Firefighters extinguished a huge blaze that broke out in a storage tank at one of Lebanon’s main oil facilities in the country’s south after it sent orange flames and a thick black column of smoke into the sky.
The country’s energy minister Walid Fayad said the fire broke out when workers were transferring petrol from one storage tank to another in the coastal town of Zahrani.
He said nearly 250,000 litres of petrol were burnt during the blaze, which lasted more than three hours.
No one was reported hurt.
The fire came as cash-strapped Lebanon struggles through a serious power crisis partly due to severe shortages in fuel that has resulted in electricity cuts lasting up to 22 hours a day.
“The situation now is almost under full control,” Mr Fayad told reporters at the facility.
He said earlier that the storage tank was for the Lebanese army.
State-run National News Agency said it was not immediately clear what caused the fire.
Lebanese troops had closed the highway linking Beirut with southern Lebanon that passes through Zahrani.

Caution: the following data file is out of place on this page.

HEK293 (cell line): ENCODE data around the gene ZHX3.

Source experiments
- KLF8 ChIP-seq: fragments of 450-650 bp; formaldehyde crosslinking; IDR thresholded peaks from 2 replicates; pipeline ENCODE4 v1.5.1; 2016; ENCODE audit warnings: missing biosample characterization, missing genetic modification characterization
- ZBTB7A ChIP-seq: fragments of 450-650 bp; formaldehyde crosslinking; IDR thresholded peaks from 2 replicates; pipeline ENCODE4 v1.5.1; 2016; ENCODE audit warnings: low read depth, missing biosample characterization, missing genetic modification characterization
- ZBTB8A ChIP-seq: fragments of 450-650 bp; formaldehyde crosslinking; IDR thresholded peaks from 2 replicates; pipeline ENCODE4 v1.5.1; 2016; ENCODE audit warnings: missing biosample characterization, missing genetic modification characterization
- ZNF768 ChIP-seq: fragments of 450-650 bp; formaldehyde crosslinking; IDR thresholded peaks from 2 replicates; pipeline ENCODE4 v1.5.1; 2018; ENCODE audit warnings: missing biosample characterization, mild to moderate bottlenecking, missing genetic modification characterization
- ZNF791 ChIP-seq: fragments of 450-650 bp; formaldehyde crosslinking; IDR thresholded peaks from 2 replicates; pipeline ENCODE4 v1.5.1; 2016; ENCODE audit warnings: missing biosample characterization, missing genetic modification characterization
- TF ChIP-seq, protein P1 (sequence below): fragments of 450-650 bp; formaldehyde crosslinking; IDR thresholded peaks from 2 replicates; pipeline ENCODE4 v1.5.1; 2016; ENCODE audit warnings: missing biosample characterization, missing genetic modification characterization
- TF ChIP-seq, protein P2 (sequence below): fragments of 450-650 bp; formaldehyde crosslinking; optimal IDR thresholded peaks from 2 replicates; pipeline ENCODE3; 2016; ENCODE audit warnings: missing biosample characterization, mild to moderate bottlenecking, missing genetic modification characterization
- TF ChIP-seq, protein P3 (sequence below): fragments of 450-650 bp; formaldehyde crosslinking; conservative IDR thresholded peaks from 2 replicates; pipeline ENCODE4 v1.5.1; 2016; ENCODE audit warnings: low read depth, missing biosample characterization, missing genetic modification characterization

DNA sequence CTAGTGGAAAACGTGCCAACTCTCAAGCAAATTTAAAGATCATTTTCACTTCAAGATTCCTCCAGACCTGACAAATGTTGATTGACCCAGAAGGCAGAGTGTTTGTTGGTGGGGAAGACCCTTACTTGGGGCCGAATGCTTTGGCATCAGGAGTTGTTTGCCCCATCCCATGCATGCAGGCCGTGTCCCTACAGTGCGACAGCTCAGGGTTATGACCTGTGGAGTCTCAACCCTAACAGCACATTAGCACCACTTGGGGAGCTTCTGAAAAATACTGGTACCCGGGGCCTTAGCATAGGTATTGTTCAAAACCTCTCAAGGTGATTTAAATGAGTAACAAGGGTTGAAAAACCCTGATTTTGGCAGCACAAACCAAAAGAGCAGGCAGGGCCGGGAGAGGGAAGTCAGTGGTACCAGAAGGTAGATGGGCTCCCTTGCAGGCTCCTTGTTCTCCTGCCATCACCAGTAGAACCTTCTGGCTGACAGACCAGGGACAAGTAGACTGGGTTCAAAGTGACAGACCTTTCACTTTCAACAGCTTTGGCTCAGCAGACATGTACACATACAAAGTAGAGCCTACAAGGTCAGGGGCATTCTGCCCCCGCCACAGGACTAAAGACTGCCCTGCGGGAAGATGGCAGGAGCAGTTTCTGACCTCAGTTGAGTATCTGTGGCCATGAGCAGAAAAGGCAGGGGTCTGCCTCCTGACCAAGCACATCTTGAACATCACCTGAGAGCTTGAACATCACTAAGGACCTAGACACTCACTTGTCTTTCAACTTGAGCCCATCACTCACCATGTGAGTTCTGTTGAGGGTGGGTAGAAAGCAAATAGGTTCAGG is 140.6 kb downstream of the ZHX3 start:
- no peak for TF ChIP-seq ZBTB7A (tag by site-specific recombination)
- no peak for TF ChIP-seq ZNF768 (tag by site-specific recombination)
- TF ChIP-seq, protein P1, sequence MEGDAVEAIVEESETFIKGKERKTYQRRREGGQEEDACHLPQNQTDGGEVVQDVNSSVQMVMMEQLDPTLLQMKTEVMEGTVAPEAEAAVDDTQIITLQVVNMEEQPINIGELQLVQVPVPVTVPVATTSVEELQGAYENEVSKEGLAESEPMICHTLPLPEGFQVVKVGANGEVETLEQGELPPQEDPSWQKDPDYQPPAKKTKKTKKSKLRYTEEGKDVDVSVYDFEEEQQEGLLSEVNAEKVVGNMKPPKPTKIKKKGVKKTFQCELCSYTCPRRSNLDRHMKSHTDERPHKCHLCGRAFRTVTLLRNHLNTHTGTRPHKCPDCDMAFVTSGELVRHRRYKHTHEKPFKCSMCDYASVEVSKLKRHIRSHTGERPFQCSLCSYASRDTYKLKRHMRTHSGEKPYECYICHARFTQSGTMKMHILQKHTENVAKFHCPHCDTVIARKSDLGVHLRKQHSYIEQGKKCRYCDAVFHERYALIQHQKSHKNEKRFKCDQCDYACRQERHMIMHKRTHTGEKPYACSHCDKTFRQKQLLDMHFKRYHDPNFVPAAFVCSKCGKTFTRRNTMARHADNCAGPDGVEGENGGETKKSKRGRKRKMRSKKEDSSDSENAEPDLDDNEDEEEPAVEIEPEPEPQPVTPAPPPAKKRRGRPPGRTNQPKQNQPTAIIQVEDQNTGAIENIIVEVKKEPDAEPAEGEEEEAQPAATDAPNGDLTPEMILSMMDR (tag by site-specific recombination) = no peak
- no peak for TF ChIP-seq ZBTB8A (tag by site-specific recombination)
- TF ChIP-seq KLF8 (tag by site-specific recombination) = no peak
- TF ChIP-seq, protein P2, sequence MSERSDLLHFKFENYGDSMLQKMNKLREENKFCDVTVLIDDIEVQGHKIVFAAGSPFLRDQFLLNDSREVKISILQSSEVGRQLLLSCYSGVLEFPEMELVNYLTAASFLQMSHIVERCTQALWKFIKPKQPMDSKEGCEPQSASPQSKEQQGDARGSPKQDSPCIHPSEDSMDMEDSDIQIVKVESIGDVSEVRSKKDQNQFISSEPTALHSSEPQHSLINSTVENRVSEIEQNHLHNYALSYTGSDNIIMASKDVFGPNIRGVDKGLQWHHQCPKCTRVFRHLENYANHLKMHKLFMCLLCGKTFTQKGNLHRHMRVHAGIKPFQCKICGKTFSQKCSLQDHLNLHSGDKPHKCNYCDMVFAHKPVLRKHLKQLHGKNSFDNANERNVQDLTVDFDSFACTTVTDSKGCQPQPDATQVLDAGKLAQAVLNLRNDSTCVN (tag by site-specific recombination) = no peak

The road was reopened after the fire was extinguished.
The Zahrani Oil Installation is about 30 miles south of Beirut.
It is close to one of Lebanon’s main power stations, which stopped functioning two days ago due to a fuel shortage.
Earlier in the day, the head of the civil defence, Raymound Khattar, told the local MTV station that they believe there were 300,000 litres of petrol in the tanker.
Mr Khattar added that work focused on extinguishing the fire and cooling down a nearby tanker, to keep it from igniting.
In August 2020, a blaze at Beirut’s port triggered a massive explosion that killed at least 215 people, wounded thousands and destroyed the facility and nearby neighbourhoods.
The blast at Beirut’s port, one of the largest non-nuclear explosions ever reported, was caused by hundreds of tons of ammonium nitrate, a highly explosive material used in fertilisers that had been improperly stored for years.
Earlier this year, a German company found dangerous nuclear material stored at the facility in Zahrani.
Eight small containers that weigh less that two kilograms (4.4lb) containing depleted uranium salts were removed shortly afterwards.
The material has been stored at the facility since the 1950s, when it was run by the Mediterranean Refinery Company, or Medreco.
Medreco was an American company whose main shareholders were Mobil and Caltex and it was active in Lebanon for four decades until the late 1980s.